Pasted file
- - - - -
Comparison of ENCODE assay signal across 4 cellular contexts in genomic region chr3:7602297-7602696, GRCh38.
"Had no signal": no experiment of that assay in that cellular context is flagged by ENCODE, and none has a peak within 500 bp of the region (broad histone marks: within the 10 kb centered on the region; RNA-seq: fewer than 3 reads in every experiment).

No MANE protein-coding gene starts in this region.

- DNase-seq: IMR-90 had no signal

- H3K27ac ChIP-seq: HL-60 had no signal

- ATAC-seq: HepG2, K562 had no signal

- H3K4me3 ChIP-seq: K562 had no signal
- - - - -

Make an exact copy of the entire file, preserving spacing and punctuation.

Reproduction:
Comparison of ENCODE assay signal across 4 cellular contexts in genomic region chr3:7602297-7602696, GRCh38.
"Had no signal": no experiment of that assay in that cellular context is flagged by ENCODE, and none has a peak within 500 bp of the region (broad histone marks: within the 10 kb centered on the region; RNA-seq: fewer than 3 reads in every experiment).

No MANE protein-coding gene starts in this region.

- DNase-seq: IMR-90 had no signal

- H3K27ac ChIP-seq: HL-60 had no signal

- ATAC-seq: HepG2, K562 had no signal

- H3K4me3 ChIP-seq: K562 had no signal